A legit tablet computer at half the price of an iPad?
Barnes and Noble's new Nook Color.
The latest update for the Nook Color, issued yesterday, really bumps up the capability of what was once a handy gadget for reading books. We talk to CNET.com executive editor David Carnoy about what exactly happened and what the souped-up device will be capable of.
The Nook Color moved up to an Android 2.2 operating system. Now users have an email application so you can run any email function straight out of the Nook.
It also adds a much more adept browser than it had before with Flash capability. So you can go to YouTube.com and watch videos straight off the website. That's different than the iPad, which doesn't support Flash and requires a separate app for YouTube.
And the Nook Color can run apps. Angry Birds is already available.
But before you rush out to buy one, let's talk about areas where Nook Color might fall short of what you want from a tablet computer. All apps must be adapted to Nook Color and approved by Barnes & Noble. We talk to app developer Craig Hockenberry of The Icon Factory, who says the adaptations don't seem all that demanding and he's definitely thinking about making apps for the device, though he won't commit just yet.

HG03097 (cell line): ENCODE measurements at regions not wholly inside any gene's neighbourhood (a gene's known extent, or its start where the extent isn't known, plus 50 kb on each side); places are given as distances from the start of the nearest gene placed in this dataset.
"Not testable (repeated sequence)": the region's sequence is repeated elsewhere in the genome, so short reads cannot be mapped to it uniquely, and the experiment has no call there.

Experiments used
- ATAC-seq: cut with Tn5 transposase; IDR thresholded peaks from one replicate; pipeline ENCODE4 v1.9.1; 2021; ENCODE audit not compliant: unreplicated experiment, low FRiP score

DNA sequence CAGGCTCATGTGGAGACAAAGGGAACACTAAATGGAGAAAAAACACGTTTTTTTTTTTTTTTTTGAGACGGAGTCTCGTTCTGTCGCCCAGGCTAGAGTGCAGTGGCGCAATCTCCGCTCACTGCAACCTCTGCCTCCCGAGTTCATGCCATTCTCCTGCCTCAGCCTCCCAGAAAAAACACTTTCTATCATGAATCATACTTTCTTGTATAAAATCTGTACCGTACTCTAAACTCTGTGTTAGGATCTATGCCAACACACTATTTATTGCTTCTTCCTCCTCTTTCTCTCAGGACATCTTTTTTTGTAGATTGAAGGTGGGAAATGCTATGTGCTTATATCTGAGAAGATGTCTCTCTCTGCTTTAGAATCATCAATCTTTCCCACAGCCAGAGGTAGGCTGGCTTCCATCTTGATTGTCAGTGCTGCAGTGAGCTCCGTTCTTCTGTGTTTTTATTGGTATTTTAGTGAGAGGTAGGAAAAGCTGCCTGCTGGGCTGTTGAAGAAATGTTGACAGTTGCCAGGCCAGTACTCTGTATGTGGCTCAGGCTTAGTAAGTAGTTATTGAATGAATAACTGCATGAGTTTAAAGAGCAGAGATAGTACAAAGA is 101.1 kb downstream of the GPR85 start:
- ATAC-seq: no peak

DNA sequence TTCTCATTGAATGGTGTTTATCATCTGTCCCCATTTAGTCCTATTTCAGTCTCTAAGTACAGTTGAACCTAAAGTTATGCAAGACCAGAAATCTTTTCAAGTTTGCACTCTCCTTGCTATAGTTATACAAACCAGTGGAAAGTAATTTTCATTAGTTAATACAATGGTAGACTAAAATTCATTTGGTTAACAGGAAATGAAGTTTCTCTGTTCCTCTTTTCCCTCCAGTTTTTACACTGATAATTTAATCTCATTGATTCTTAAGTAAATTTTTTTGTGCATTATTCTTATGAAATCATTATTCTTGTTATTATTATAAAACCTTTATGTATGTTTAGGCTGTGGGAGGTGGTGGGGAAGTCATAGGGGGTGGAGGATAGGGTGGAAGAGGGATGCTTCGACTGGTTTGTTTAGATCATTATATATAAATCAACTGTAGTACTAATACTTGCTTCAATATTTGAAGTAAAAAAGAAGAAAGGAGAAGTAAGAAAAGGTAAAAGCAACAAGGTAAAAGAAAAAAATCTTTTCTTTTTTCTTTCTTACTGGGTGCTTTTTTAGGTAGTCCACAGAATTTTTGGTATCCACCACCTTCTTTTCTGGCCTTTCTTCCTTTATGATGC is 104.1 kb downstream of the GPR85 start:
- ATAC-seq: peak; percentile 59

That's important, because if app developers are excited to build for this thing, app selection will be a big plus for users. If not and if the cupboard is bare, the app store could be a bummer.
It's also vital to note that the Nook Color's processing power is still much lower than the iPad's and that those cool Flash websites will probably be a big power suck on the battery.
Also in this program, a new study says Mac users are more educated than PC users. Mac fans are more likely to be urban-dwelling vegetarian Jon Stewart fans. PC folks are more likely to live in the suburbs, ride Harleys and eat McDonald's fries.